One film that missed the 2017 Oscars cut was Black Panther, though I doubt it will have the staying power to bother the 2018 judges. It has understandably enjoyed a lot of goodwill, and is certainly fun, not least in Andy Serkis's over-the-top villain, but it was a pretty conventional addition to the Marvel canon. The idea that Wakanda should have remained a tribal society subject to animism and absolute monarchy despite its urbanism and technological progress is not only absurd but verging on the culturally essentialist. These antique forms do however make it easier for the film to successfully integrate a series of familiar tropes from James Bond, Rider Haggard's She and Lord of the Rings. Tellingly, the villainous Erik Killmonger, played by Michael B Jordan, is a more interesting character than T'Challa, played by Chadwick Boseman, while Letitia Wight's Shuri steals most of the scenes she is in. This is because they are the most recognisably modern characters. While The Shape of Water manages to address contemporary pathologies through a fantasy set in the past, Black Panther seems too respectful of heritage and uncomfortable in the present. That it ends with talk of "outreach" suggests that Marvel is now wholly under the sway of corporate lawyers.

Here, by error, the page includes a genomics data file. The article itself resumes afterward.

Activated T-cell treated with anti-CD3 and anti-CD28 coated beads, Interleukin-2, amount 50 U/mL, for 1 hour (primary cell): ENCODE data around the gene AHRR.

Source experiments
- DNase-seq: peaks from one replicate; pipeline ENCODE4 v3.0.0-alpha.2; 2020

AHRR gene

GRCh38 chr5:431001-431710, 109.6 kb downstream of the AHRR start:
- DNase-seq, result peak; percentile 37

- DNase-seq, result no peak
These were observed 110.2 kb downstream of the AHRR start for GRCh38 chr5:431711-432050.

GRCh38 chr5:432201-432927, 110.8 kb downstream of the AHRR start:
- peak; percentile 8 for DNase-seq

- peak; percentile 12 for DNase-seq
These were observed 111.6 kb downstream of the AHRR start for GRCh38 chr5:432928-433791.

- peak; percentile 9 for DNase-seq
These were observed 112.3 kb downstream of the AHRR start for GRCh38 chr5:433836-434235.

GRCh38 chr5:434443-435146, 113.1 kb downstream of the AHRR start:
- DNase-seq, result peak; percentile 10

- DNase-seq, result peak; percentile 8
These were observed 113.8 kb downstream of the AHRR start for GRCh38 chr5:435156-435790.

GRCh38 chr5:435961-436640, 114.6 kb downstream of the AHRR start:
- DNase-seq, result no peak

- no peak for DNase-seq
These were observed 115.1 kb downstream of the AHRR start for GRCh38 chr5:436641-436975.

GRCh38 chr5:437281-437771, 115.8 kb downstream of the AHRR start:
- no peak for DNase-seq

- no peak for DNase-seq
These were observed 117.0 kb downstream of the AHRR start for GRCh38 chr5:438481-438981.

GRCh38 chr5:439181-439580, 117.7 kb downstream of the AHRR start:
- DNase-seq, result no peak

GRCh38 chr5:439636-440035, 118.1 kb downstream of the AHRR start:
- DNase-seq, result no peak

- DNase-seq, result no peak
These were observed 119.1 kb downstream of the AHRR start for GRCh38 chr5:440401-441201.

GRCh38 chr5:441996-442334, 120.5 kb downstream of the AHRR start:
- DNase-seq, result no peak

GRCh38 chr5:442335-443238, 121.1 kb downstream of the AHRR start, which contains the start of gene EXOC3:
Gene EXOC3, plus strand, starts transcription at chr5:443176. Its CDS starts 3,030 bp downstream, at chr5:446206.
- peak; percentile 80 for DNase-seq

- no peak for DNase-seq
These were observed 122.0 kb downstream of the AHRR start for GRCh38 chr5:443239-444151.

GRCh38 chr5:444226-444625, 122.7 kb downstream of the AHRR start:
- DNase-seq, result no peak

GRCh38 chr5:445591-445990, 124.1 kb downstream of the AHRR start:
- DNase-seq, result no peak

No comments:

Post a comment